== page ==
Share your watershed successes and inspire others

Being a part of Alabama Water Watch (AWW), whether you are a monitor, a member of the AWW Association (AWWA), you work in the AWW office, or all of the above, means being part of a community that is dedicated to the same goal: protecting and restoring water quality in Alabama.  As a community we should celebrate our successes, support each other in difficult situations, and learn from each others’ experiences.  In an effort to encourage this type of a community for AWW we would like to publicize more stories about the individuals and groups that make up AWW.  We want to show how monitors are using their data and how groups are working together with their communities to protect their water resources.  

Thanks to the data collected by citizen volunteers throughout the state, AWW is making a real difference in Alabama’s water quality.  Many citizen volunteers monitor water quality at sites on streams, rivers, lakes, bays, or bayous faithfully every month for years. Some discover water quality problems, many do not.  Whether or not a monitor unearths a water quality “smoking gun”, all water data collected by AWW-certified monitors are valuable.  This is emphasized each time AWW staff analyze citizen and agency (ADEM, AU, USGS, etc. data in preparation for a “data interpretation” presentation for an AWW Group.  In these presentations, group efforts are highlighted, water quality data trends are summarized, watershed-level assessments are presented, and land-use relationships relative to water quality are examined. 

Data interpretation at Pell City with the Logan Martin Lake Protection Association, February 2006

Methods of assessing water quality problems vary.  One way is to compare measurements to water quality standards set by EPA or by the state.  Another way is to compare measurements to the water quality of another “reference” site that is considered “relatively pristine” or unimpacted.  Thus it is valuable to have water quality measurements from waterbodies lying in the different geologic/soil regions of the state to provide reference water quality conditions for evaluating impacts.  Also, several incidents of leaks or spills (sewage leaks, release of chlorinated swimming pool water, etc.) have been “caught “by regular monthly monitoring by citizen volunteer monitors.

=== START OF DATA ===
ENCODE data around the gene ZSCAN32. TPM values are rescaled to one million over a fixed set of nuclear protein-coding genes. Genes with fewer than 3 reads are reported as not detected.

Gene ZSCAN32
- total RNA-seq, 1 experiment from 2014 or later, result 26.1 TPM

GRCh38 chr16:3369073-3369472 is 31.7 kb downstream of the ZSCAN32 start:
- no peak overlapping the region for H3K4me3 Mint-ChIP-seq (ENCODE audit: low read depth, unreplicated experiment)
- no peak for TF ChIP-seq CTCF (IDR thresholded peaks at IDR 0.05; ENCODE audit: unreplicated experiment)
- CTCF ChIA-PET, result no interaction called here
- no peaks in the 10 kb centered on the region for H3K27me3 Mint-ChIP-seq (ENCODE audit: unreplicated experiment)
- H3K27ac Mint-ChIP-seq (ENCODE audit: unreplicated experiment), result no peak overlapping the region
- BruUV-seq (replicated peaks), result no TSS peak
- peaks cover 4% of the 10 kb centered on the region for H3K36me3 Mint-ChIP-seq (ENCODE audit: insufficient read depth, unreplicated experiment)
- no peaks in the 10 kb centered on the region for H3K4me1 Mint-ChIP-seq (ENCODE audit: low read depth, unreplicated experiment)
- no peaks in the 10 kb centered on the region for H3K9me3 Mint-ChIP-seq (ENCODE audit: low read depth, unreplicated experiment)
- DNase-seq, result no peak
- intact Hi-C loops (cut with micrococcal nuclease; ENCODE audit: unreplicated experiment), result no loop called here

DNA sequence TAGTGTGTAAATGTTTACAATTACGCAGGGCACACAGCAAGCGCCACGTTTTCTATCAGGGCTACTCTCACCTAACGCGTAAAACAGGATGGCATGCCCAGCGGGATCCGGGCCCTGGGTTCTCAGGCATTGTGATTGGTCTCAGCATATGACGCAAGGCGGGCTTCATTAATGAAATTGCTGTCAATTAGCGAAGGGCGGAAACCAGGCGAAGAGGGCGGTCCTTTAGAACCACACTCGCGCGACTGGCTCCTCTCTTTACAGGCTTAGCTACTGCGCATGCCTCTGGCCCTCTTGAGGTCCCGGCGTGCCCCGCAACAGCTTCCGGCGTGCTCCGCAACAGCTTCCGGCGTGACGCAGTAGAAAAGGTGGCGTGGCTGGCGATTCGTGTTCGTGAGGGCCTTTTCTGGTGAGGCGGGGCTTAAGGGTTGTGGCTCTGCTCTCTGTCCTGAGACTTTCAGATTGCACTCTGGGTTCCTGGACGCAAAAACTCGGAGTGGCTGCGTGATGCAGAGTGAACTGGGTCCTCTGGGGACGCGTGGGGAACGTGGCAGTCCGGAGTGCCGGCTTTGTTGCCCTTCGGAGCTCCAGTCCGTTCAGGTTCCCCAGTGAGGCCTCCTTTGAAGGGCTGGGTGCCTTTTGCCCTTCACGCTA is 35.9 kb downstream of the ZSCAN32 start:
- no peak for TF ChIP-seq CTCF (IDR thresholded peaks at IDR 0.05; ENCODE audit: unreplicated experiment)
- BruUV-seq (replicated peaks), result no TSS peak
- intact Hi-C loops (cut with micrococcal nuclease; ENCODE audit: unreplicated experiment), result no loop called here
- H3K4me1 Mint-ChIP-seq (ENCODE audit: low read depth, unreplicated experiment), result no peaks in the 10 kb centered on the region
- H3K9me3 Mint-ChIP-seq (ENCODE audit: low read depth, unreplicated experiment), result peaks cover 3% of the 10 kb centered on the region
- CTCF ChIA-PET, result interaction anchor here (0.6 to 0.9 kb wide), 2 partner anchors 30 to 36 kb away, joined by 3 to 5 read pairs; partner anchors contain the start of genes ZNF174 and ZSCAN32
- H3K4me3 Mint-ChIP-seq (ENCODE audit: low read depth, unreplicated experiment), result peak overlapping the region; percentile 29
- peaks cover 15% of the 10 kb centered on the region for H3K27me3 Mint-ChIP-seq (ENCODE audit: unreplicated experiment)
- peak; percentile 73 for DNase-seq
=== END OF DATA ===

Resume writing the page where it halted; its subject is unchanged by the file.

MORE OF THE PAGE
AWW monitoring sites (red dots)in the Geographic Regions of Alabama (click to enlarge)*

Monitors have used their data to bring about positive changes in their watersheds for many years.  Each “Success Story” is unique and offers many lessons for other water quality monitors.  By hearing these real life stories of taking data to action, it is hopeful that the water monitors throughout the state will be encouraged to strengthen monitoring efforts and be inspired to think creatively when faced with difficult water quality issues. AWW would like to highlight your group’s success stories and put them on our statewide “Map of Success”.  We would also like to share helpful tips that you may have for water monitoring and making a difference in your community with other AWW groups.  If you have a success story or helpful suggestion to share, you can contact the AWW office by phone or email.   (for contact info, CLICK HERE). These stories can be about your personal experience, that of your group or another monitor.  

We are pleased to feature a recent AWW group, the Town of Magnolia Springs water watchers (TOMS), success story – a story of committed volunteer monitors working collaboratively with local officials to solve a water quality problem in the Magnolia River (to read more, CLICK HERE) – Go TOMS!

We look forward to hearing from you about your success story!

*Special THANKS to the Alabama Cooperative Extension Service’s Alabama Water Information System – Geo-Spatial (Geographic Information System) Data group for assistance in compilation of the state-wide map! To check out the tremendous GIS resource they have created, CLICK HERE.